Tangled Bank Seminar Nov 22
Thursday November 22 the Tangled Bank Seminar will be held by Carrie Joy Andrew of the EVOGENE group at Department of Biosciences (UiO) and Trond Simensen of the GEco group at NHM.
Global change impacts at the macroecological scale: how digital collections data (of six million European fungal species observations) help address questions in conservation
13:15 – 14:15
EVOGENE group, Dept. of Biosciences (UiO):
The driving forces to the geographical structuring of fungi remain notably irresolute, despite well documented trends for a variety of plant and animal groups. This information is critical to planning and mitigating potentially negative consequences of global change, and especially related to conservation. In this talk, analyses are discussed from a European mycological ‘meta- database’ (ClimFun), built mostly from museum and citizen science records, and which has been integrated with open-source environmental and functional traits data. Phenology patterns related to climate and the seasonality of fruiting suggest significant likelihood that further climatic change, especially related to temperature, will impact species’ fruiting patterns at large spatial scales. It is not just the timing of fruiting, however, that is susceptible to global change: compositional assemblages are also patterned along major geographical and environmental gradients for two main nutritional modes, saprotrophic and ectomycorrhizal fungi. The highest rates of compositional change by time suggest targeting higher latitudes and altitudes for a better understanding of fungal dynamics with respect to climate change. Against a backdrop of global change, this presentation should demonstrate how museum and citizen science based 'big data' are advancing the fields of macroecology and conservation biology.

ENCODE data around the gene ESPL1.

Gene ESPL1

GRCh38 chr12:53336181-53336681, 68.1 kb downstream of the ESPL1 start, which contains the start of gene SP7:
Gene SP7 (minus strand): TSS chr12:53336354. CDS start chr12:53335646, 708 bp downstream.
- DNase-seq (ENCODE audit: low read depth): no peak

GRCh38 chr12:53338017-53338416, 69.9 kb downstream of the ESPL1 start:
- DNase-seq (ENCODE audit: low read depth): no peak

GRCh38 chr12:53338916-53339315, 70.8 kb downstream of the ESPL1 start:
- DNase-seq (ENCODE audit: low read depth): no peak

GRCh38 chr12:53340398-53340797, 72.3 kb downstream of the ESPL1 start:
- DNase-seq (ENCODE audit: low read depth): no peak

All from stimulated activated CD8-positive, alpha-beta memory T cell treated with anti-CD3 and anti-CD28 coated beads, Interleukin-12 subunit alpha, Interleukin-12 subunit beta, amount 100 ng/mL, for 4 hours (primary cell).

The new NiN landscape type system for Norway - presentation and potential applications in research and management
14:15 – 15:00
GEco group at Natural History Museum, Oslo
Landscape variation is commonly regarded as an important aspect of nature's diversity, and the diversity of Norwegian landscapes is widely recognised. In this lecture, I will present a novel concept for systematic description of ecological diversity at the landscape level, rooted in ecological continuum theory. An application of this concept is exemplified with the new extensive and area-covering landscape type map for Norway within the framework of ‘Nature in Norway’ (NiN), developed at the geo-ecological research group at NHM. Examples of applications to research and management will be given.